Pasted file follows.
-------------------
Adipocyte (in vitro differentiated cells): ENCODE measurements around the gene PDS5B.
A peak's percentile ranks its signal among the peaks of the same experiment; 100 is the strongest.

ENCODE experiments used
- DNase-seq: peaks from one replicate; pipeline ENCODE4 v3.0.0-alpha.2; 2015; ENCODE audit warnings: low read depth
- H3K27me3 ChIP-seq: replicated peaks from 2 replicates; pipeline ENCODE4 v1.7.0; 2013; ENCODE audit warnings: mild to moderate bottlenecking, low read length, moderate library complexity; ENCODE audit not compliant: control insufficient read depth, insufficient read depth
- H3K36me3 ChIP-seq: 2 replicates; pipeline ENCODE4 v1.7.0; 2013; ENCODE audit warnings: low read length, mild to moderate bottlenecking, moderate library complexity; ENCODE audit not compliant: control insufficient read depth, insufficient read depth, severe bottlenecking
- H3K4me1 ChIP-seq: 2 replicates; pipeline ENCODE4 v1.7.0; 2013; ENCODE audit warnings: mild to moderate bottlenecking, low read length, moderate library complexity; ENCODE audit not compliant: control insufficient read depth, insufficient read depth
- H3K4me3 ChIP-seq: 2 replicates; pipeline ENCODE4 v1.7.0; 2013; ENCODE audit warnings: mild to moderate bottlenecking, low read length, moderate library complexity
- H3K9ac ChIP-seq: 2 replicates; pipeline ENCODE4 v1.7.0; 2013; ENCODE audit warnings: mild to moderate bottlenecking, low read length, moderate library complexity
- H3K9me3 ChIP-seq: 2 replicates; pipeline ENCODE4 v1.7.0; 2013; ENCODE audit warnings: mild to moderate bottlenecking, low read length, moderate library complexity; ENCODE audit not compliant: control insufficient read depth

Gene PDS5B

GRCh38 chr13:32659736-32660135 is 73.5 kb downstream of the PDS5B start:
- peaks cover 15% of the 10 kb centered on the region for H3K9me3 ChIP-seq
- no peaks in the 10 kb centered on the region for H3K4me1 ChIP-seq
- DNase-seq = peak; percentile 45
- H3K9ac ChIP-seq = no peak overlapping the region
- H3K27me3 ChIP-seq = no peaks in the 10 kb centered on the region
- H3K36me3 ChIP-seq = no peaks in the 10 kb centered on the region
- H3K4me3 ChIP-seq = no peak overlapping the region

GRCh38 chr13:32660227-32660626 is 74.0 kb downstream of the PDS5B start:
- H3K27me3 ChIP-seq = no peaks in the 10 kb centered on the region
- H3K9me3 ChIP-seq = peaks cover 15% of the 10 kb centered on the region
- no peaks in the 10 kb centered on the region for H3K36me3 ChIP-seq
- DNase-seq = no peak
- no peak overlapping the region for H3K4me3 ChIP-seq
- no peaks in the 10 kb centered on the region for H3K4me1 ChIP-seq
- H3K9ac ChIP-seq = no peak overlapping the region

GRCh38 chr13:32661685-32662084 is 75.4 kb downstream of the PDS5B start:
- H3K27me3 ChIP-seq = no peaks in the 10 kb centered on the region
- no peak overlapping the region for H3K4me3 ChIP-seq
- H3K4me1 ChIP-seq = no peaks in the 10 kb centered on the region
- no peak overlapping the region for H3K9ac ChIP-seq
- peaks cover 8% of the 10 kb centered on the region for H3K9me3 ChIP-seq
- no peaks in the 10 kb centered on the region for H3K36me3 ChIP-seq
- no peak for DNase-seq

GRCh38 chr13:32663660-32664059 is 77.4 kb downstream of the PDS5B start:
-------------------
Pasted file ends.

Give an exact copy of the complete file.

Adipocyte (in vitro differentiated cells): ENCODE measurements around the gene PDS5B.
A peak's percentile ranks its signal among the peaks of the same experiment; 100 is the strongest.

ENCODE experiments used
- DNase-seq: peaks from one replicate; pipeline ENCODE4 v3.0.0-alpha.2; 2015; ENCODE audit warnings: low read depth
- H3K27me3 ChIP-seq: replicated peaks from 2 replicates; pipeline ENCODE4 v1.7.0; 2013; ENCODE audit warnings: mild to moderate bottlenecking, low read length, moderate library complexity; ENCODE audit not compliant: control insufficient read depth, insufficient read depth
- H3K36me3 ChIP-seq: 2 replicates; pipeline ENCODE4 v1.7.0; 2013; ENCODE audit warnings: low read length, mild to moderate bottlenecking, moderate library complexity; ENCODE audit not compliant: control insufficient read depth, insufficient read depth, severe bottlenecking
- H3K4me1 ChIP-seq: 2 replicates; pipeline ENCODE4 v1.7.0; 2013; ENCODE audit warnings: mild to moderate bottlenecking, low read length, moderate library complexity; ENCODE audit not compliant: control insufficient read depth, insufficient read depth
- H3K4me3 ChIP-seq: 2 replicates; pipeline ENCODE4 v1.7.0; 2013; ENCODE audit warnings: mild to moderate bottlenecking, low read length, moderate library complexity
- H3K9ac ChIP-seq: 2 replicates; pipeline ENCODE4 v1.7.0; 2013; ENCODE audit warnings: mild to moderate bottlenecking, low read length, moderate library complexity
- H3K9me3 ChIP-seq: 2 replicates; pipeline ENCODE4 v1.7.0; 2013; ENCODE audit warnings: mild to moderate bottlenecking, low read length, moderate library complexity; ENCODE audit not compliant: control insufficient read depth

Gene PDS5B

GRCh38 chr13:32659736-32660135 is 73.5 kb downstream of the PDS5B start:
- peaks cover 15% of the 10 kb centered on the region for H3K9me3 ChIP-seq
- no peaks in the 10 kb centered on the region for H3K4me1 ChIP-seq
- DNase-seq = peak; percentile 45
- H3K9ac ChIP-seq = no peak overlapping the region
- H3K27me3 ChIP-seq = no peaks in the 10 kb centered on the region
- H3K36me3 ChIP-seq = no peaks in the 10 kb centered on the region
- H3K4me3 ChIP-seq = no peak overlapping the region

GRCh38 chr13:32660227-32660626 is 74.0 kb downstream of the PDS5B start:
- H3K27me3 ChIP-seq = no peaks in the 10 kb centered on the region
- H3K9me3 ChIP-seq = peaks cover 15% of the 10 kb centered on the region
- no peaks in the 10 kb centered on the region for H3K36me3 ChIP-seq
- DNase-seq = no peak
- no peak overlapping the region for H3K4me3 ChIP-seq
- no peaks in the 10 kb centered on the region for H3K4me1 ChIP-seq
- H3K9ac ChIP-seq = no peak overlapping the region

GRCh38 chr13:32661685-32662084 is 75.4 kb downstream of the PDS5B start:
- H3K27me3 ChIP-seq = no peaks in the 10 kb centered on the region
- no peak overlapping the region for H3K4me3 ChIP-seq
- H3K4me1 ChIP-seq = no peaks in the 10 kb centered on the region
- no peak overlapping the region for H3K9ac ChIP-seq
- peaks cover 8% of the 10 kb centered on the region for H3K9me3 ChIP-seq
- no peaks in the 10 kb centered on the region for H3K36me3 ChIP-seq
- no peak for DNase-seq

GRCh38 chr13:32663660-32664059 is 77.4 kb downstream of the PDS5B start: